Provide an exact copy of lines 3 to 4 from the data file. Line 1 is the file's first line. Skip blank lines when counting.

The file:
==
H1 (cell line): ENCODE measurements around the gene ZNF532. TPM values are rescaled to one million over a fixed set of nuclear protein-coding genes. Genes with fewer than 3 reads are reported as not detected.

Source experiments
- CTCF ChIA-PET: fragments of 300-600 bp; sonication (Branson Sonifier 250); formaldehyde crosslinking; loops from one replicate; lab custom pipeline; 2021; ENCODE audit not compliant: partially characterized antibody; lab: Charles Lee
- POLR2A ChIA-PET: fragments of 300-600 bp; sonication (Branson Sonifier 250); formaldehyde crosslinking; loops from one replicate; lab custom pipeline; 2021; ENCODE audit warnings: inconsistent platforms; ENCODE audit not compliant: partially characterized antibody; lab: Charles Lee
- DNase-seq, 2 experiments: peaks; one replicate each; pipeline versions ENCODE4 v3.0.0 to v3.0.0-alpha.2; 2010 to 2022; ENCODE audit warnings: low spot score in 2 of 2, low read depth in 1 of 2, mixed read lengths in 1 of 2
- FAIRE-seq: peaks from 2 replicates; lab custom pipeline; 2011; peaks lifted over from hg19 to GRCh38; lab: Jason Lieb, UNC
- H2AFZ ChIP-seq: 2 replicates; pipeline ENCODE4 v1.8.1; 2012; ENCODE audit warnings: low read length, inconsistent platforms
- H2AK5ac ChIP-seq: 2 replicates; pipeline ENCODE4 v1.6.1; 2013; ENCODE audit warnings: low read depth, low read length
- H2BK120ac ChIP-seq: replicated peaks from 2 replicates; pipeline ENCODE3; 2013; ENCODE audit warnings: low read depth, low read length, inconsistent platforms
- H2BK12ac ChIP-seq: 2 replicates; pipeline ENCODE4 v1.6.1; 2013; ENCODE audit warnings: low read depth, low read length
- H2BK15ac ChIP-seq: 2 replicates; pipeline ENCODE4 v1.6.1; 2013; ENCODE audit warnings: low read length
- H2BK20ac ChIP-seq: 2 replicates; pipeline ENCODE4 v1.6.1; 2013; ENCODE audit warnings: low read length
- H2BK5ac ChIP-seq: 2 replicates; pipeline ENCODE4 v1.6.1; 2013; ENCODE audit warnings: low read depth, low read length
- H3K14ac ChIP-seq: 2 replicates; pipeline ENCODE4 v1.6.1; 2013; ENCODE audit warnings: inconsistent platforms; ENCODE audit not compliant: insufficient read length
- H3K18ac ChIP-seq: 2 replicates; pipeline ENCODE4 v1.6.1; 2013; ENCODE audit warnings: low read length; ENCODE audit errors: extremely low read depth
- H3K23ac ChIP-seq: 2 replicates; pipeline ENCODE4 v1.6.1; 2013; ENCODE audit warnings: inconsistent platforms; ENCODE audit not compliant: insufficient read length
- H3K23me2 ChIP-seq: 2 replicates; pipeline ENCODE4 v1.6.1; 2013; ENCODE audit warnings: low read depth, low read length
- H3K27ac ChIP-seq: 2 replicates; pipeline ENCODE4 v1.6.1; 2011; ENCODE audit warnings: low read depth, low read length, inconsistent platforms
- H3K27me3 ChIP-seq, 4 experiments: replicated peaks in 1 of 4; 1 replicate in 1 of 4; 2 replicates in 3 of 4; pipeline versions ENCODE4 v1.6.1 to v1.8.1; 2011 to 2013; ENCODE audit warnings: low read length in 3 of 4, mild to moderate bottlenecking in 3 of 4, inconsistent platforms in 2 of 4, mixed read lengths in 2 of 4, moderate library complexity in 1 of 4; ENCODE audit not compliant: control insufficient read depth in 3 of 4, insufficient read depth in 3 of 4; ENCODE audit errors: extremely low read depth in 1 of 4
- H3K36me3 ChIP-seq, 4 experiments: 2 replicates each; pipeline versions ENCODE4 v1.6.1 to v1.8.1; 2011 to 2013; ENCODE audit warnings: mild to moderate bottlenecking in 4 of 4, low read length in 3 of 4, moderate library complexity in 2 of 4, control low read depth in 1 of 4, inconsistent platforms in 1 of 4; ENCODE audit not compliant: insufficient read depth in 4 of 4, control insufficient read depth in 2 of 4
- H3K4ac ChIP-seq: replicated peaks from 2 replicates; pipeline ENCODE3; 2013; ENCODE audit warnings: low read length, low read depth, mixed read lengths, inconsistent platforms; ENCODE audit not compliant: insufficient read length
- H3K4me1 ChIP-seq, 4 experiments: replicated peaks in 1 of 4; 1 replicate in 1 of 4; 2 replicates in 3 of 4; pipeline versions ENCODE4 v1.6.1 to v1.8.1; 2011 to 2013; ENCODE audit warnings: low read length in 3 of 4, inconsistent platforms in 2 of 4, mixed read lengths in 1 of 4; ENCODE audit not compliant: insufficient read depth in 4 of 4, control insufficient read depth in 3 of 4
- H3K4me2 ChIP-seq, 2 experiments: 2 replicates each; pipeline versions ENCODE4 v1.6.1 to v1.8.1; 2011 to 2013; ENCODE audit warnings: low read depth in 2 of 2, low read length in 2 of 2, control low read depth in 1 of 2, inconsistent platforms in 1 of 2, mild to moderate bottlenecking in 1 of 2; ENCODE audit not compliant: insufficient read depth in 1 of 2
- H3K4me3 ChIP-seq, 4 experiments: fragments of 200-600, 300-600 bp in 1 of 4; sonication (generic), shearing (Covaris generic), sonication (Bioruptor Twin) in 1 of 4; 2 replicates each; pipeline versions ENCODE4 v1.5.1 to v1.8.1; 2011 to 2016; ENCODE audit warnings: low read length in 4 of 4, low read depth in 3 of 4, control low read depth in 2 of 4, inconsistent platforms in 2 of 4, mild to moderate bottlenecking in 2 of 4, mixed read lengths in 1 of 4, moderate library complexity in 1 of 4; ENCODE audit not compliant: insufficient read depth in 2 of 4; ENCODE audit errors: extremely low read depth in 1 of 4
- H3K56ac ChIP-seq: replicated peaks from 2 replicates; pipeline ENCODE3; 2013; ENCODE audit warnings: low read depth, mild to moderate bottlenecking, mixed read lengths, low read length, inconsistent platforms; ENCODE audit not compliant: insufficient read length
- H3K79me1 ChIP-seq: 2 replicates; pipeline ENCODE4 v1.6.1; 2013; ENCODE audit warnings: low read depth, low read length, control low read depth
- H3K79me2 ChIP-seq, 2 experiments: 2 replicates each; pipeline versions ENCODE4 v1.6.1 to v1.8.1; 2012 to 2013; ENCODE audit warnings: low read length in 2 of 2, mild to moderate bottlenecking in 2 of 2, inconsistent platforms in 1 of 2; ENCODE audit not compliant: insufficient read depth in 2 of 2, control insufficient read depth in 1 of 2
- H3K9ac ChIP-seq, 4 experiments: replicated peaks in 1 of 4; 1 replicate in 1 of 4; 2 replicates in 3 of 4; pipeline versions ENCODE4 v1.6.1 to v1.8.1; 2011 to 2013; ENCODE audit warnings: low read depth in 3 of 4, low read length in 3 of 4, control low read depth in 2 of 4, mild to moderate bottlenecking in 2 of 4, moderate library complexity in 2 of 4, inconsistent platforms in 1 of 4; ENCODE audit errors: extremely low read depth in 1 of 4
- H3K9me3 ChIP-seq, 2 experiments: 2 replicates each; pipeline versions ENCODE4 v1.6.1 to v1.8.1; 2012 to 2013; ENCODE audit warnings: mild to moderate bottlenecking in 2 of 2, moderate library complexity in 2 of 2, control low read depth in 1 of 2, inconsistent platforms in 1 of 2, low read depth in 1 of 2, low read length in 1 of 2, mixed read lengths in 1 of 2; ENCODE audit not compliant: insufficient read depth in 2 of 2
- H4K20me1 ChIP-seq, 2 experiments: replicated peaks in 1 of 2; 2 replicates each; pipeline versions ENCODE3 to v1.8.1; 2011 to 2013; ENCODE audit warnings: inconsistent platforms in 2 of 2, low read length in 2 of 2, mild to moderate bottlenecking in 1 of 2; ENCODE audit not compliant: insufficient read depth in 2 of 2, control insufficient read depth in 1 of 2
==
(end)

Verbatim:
- CTCF ChIA-PET: fragments of 300-600 bp; sonication (Branson Sonifier 250); formaldehyde crosslinking; loops from one replicate; lab custom pipeline; 2021; ENCODE audit not compliant: partially characterized antibody; lab: Charles Lee
- POLR2A ChIA-PET: fragments of 300-600 bp; sonication (Branson Sonifier 250); formaldehyde crosslinking; loops from one replicate; lab custom pipeline; 2021; ENCODE audit warnings: inconsistent platforms; ENCODE audit not compliant: partially characterized antibody; lab: Charles Lee